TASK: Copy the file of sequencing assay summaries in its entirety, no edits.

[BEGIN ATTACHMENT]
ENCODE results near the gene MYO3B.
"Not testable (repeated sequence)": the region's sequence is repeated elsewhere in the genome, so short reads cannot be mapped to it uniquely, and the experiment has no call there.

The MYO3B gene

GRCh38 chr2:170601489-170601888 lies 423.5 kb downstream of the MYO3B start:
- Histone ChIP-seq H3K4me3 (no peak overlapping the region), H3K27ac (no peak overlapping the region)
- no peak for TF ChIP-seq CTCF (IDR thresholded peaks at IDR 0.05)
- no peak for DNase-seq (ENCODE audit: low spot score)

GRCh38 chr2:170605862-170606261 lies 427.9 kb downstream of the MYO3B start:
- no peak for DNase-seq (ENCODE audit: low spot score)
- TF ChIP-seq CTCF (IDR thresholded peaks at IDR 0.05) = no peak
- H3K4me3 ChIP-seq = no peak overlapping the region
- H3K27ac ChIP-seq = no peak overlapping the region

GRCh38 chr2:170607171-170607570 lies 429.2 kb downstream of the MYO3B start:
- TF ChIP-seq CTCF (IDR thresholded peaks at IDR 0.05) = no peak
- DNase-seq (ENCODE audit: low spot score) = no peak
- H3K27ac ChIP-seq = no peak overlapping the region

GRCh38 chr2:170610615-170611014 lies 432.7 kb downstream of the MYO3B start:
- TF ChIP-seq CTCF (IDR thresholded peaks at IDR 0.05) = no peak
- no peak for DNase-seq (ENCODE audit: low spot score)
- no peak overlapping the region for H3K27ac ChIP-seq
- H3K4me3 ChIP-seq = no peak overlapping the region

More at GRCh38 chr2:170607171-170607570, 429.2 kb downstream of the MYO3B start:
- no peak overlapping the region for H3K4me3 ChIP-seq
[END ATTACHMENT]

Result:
ENCODE results near the gene MYO3B.
"Not testable (repeated sequence)": the region's sequence is repeated elsewhere in the genome, so short reads cannot be mapped to it uniquely, and the experiment has no call there.

The MYO3B gene

GRCh38 chr2:170601489-170601888 lies 423.5 kb downstream of the MYO3B start:
- Histone ChIP-seq H3K4me3 (no peak overlapping the region), H3K27ac (no peak overlapping the region)
- no peak for TF ChIP-seq CTCF (IDR thresholded peaks at IDR 0.05)
- no peak for DNase-seq (ENCODE audit: low spot score)

GRCh38 chr2:170605862-170606261 lies 427.9 kb downstream of the MYO3B start:
- no peak for DNase-seq (ENCODE audit: low spot score)
- TF ChIP-seq CTCF (IDR thresholded peaks at IDR 0.05) = no peak
- H3K4me3 ChIP-seq = no peak overlapping the region
- H3K27ac ChIP-seq = no peak overlapping the region

GRCh38 chr2:170607171-170607570 lies 429.2 kb downstream of the MYO3B start:
- TF ChIP-seq CTCF (IDR thresholded peaks at IDR 0.05) = no peak
- DNase-seq (ENCODE audit: low spot score) = no peak
- H3K27ac ChIP-seq = no peak overlapping the region

GRCh38 chr2:170610615-170611014 lies 432.7 kb downstream of the MYO3B start:
- TF ChIP-seq CTCF (IDR thresholded peaks at IDR 0.05) = no peak
- no peak for DNase-seq (ENCODE audit: low spot score)
- no peak overlapping the region for H3K27ac ChIP-seq
- H3K4me3 ChIP-seq = no peak overlapping the region

More at GRCh38 chr2:170607171-170607570, 429.2 kb downstream of the MYO3B start:
- no peak overlapping the region for H3K4me3 ChIP-seq